Solid report card
Fidelity Investments, long the poster child for active management, has been on the defensive in recent years as investment flows have favored indexing and ETFs.
But if there's a downside to the company’s considerable bets on open-end funds that attempt to beat their respective benchmarks, it’s not obvious in the headline results in the recently published 2017 annual report. Boston-based FMR LLC, Fidelity’s parent, reported solid performance overall. The numbers include positive investment flows for the asset management division.
The bullish tide also extended to other corners. Abigail Johnson, FMR’s chairwoman and CEO, wrote in the annual report to shareholders that the privately held firm enjoyed “excellent financial performance in 2017” as top-line revenue jumped nearly 14% to $18.2 billion last year while operating income surged 54% to $5.3 billion.
Assets under management also increased, rising 15% at last year’s close from the year-ago level to $2.45 trillion. Assets under administration increased 19% to $5.7 trillion, Johnson wrote. Net flows overall gained ground in 2017, advancing a healthy 18%.
Whatever challenges Fidelity’s facing, and there are several, it’s clear that the company’s enjoying positive momentum in its diversified business model.
Last month, 18 Fidelity mutual funds won nearly two-dozen U.S. Lipper Fund Awards, which are handed out to portfolios that outperform their peers. If one of the largest providers of actively managed open-end mutual funds is weathering the onslaught of ETFs and indexing, perhaps there’s still life left in a business model that emphasizes money managers who claim to excel in security selection to beat the market.
A closer look at the numbers, however, indicates that Fidelity’s strong run is less supportive of its active mutual fund business generally than a casual top-down review suggests.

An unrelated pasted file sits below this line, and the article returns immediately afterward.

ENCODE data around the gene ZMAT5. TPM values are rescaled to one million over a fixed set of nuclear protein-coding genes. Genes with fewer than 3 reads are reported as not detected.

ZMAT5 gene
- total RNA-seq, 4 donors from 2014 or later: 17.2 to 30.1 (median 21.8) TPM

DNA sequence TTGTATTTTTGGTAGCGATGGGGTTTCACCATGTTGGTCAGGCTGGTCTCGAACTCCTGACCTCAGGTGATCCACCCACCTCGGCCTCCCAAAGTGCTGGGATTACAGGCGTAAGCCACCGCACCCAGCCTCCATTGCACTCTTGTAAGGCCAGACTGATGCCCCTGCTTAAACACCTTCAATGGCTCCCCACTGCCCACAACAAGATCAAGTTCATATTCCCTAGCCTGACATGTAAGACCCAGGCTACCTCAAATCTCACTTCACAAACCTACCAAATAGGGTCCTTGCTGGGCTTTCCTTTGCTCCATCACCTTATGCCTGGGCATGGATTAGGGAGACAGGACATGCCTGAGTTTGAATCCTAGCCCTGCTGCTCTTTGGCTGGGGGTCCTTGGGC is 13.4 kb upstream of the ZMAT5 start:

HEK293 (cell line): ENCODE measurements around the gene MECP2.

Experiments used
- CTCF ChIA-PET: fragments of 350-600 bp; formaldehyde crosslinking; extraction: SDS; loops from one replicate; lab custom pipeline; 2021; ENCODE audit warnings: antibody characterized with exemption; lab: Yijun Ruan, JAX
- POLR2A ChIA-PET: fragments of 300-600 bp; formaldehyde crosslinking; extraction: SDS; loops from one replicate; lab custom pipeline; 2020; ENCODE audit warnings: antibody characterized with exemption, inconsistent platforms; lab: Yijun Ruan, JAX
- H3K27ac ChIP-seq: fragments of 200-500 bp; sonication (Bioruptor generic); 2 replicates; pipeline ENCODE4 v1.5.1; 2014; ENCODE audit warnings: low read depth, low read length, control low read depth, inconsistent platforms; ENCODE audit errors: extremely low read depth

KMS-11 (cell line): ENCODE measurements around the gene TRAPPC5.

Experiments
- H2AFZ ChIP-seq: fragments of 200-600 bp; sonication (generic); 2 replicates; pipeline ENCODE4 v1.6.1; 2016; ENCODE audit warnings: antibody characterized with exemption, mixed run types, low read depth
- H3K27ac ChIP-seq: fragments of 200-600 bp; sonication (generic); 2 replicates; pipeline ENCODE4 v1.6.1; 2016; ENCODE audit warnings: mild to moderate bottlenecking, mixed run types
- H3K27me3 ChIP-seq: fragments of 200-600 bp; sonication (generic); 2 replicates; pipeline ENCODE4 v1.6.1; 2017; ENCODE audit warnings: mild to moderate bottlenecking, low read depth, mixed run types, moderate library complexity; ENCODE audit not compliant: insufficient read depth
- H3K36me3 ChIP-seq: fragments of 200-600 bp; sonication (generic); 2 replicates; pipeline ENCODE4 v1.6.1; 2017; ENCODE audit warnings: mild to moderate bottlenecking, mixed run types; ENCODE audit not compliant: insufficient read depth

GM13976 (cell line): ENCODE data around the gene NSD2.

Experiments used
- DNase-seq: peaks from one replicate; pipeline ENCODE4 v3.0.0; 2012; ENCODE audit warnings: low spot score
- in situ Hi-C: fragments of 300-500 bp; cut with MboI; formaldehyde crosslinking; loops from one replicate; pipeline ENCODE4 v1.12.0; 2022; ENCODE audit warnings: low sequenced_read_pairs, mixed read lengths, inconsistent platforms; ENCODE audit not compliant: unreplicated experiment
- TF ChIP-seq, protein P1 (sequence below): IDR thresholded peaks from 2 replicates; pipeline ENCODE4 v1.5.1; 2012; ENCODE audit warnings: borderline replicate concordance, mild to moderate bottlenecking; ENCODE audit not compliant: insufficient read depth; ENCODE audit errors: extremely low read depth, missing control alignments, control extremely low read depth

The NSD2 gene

It doesn’t help that charges of sexual harassment roiled the firm in 2017, raising questions about the viability of Fidelity’s famous -- but now shaky -- star-manager system. See: Fidelity lures a 'game-changing' West Coast practice-management star.
In what some observers say was a sign of change, late last year Johnson greenlighted the dismissal of Gavin Baker, a celebrated stock picker at the firm who was accused of sexually harassing a 26-year-old female employee in the equity research division. Baker denied the charges, but the incident prompted debate about whether Fidelity should scrap its strategy of grooming star managers and instead move toward the team-based approach favored by other fund companies. See: Susceptible to acerbic tweets, Wall Street women report back being happily exhausted, starving, determined and 'nasty'.
Mutual fund flows
Although Fidelity delivered strong results in many of its mutual funds, the trend for asset flows remains challenged for active equity products.
Overall, Fidelity suffered outflows of $40 billion in its actively managed funds last year, according to Morningstar – the biggest setback for active products at large fund companies. See: After Fidelity Investments and its owners get blasted by Reuters for alleged high-level conflicts of interest, Morningstar accepts the Boston-based giant's explanation.
Drilling down into the numbers, however, reveals some crucial differences.
Consider how asset flows for Fidelity’s mutual funds compare in the taxable bond and U.S. equity categories (Figure 1). Fixed-income funds have enjoyed consistently positive flows in recent history, according to Morningstar. U.S. equity flows for Fidelity’s open-end products, by comparison, have been mostly negative, although the trend has turned modestly positive in recent months. See: After Vanguard gains $550-billion ETF lead, Fidelity makes 'rabbit out of the hat' play to regain ground.
The positive flow for fixed-income probably reflects the richer opportunities for adding value in the bond market. In contrast to equities, bond indexing is complicated due to various challenges, including low liquidity in many securities. That’s fertile ground for active managers, who can exploit the relative inefficiencies in fixed income markets and it’s an opportunity that appears to be supporting asset growth in Fidelity’s bond funds.
Active still in the wings